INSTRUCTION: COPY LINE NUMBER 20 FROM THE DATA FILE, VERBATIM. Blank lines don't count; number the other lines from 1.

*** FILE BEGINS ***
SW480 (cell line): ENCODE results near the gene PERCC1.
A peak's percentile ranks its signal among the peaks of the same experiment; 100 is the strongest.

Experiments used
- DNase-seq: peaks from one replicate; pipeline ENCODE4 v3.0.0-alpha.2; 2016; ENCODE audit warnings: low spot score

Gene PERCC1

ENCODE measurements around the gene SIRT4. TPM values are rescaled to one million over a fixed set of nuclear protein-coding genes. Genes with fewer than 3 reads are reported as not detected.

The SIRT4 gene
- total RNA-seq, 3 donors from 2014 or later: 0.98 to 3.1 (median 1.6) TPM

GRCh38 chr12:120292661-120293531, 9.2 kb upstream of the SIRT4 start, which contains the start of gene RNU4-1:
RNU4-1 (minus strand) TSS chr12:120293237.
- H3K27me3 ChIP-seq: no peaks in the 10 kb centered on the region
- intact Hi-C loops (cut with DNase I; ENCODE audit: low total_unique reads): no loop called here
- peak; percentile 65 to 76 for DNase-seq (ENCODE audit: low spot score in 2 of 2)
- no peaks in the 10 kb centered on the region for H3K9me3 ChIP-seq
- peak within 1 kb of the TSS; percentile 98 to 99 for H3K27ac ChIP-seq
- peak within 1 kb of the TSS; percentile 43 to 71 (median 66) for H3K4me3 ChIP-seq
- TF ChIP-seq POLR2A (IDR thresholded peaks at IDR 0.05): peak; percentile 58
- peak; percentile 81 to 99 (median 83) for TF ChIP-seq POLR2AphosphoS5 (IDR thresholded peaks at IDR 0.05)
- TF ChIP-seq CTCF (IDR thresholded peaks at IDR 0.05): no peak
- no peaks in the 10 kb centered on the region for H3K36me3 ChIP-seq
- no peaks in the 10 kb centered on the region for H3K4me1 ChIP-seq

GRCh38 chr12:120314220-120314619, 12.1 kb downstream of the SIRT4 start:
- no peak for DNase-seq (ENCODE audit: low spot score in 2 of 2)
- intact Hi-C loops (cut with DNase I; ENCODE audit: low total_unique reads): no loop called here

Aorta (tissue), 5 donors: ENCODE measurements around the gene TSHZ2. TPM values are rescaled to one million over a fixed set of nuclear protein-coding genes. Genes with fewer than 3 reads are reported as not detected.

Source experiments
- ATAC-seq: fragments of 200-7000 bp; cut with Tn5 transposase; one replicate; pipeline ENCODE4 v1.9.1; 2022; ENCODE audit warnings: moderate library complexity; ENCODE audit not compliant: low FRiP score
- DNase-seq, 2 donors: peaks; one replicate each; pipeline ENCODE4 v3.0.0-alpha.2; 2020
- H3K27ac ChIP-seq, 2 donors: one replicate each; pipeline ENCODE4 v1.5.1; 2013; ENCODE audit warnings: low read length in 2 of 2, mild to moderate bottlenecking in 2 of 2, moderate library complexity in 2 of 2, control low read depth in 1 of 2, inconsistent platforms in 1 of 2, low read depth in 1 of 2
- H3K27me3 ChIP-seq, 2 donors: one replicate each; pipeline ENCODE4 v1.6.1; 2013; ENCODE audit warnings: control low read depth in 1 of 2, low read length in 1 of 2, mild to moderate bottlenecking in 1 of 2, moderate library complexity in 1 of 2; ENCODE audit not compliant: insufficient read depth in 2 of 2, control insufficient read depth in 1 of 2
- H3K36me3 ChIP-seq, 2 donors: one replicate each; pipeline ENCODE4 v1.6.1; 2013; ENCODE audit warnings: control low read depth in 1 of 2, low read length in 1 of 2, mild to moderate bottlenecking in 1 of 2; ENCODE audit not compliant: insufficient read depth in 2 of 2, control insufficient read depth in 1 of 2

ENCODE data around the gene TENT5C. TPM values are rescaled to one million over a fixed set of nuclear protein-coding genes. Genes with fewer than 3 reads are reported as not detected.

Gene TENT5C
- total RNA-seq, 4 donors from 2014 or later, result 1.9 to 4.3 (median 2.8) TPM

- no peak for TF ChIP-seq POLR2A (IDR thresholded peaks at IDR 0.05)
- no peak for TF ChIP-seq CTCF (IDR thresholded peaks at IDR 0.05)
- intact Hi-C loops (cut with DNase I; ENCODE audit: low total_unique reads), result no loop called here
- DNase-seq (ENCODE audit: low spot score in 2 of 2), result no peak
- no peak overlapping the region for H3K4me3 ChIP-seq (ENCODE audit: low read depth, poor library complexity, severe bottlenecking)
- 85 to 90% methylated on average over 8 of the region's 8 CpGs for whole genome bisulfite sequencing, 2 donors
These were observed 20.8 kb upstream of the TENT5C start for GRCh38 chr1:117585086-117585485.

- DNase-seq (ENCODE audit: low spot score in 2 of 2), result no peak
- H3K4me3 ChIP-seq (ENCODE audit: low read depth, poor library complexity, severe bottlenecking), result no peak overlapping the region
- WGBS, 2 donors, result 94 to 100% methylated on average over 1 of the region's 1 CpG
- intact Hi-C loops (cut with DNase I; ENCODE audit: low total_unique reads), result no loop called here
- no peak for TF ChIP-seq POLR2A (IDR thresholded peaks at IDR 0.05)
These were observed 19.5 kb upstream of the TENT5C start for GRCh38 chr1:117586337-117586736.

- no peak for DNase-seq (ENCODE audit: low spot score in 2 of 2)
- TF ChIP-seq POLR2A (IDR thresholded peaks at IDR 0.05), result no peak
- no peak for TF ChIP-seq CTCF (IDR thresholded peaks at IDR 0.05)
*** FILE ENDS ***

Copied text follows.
- no peaks in the 10 kb centered on the region for H3K36me3 ChIP-seq